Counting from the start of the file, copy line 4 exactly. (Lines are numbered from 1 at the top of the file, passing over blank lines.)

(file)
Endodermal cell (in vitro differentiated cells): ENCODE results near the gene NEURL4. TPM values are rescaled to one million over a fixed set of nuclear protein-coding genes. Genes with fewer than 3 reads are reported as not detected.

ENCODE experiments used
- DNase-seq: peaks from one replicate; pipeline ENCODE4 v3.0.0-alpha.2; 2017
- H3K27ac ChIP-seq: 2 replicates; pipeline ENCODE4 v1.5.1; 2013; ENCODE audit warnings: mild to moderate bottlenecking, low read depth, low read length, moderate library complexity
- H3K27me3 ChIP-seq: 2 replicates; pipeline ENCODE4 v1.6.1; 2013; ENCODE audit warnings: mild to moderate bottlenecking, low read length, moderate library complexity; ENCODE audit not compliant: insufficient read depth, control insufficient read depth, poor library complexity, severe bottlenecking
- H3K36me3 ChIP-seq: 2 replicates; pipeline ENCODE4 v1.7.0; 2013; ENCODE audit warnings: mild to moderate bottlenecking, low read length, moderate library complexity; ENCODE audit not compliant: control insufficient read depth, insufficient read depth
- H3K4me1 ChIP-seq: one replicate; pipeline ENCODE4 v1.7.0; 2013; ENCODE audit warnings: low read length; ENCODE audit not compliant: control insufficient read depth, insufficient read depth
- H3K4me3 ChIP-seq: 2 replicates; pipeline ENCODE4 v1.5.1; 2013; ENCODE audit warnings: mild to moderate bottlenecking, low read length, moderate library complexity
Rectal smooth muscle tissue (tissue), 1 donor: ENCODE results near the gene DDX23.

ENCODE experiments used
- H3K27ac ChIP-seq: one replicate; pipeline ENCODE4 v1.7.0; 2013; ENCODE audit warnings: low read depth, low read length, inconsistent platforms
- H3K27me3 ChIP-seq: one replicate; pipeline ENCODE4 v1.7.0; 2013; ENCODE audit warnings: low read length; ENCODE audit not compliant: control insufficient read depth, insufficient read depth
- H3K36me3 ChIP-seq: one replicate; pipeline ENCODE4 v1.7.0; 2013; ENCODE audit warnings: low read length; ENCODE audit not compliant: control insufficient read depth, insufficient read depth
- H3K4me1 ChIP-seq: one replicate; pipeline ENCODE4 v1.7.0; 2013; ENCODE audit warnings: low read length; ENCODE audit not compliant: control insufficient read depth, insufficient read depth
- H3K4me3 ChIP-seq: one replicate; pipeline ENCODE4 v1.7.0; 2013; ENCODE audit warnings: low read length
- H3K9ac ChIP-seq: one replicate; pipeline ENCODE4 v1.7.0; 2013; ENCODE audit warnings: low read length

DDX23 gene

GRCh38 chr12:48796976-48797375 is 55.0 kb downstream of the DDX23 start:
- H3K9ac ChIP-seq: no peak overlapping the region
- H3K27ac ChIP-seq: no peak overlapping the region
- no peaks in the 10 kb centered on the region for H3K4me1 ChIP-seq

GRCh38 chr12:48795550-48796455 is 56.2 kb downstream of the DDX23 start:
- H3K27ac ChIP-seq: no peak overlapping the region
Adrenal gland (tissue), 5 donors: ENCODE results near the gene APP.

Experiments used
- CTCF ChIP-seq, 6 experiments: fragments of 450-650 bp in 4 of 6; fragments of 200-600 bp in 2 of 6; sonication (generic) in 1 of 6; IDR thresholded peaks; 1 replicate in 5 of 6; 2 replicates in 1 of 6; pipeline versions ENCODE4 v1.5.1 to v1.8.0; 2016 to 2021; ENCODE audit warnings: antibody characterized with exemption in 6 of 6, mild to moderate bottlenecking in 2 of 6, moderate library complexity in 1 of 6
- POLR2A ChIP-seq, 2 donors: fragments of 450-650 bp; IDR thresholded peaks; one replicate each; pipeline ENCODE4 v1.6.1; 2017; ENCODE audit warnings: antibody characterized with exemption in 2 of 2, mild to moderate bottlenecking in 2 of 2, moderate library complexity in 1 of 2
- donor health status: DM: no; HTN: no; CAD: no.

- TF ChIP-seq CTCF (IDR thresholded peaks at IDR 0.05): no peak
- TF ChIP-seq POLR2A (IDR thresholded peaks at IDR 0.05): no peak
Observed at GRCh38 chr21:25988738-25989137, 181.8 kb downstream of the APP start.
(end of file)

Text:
- H3K27ac ChIP-seq: 2 replicates; pipeline ENCODE4 v1.5.1; 2013; ENCODE audit warnings: mild to moderate bottlenecking, low read depth, low read length, moderate library complexity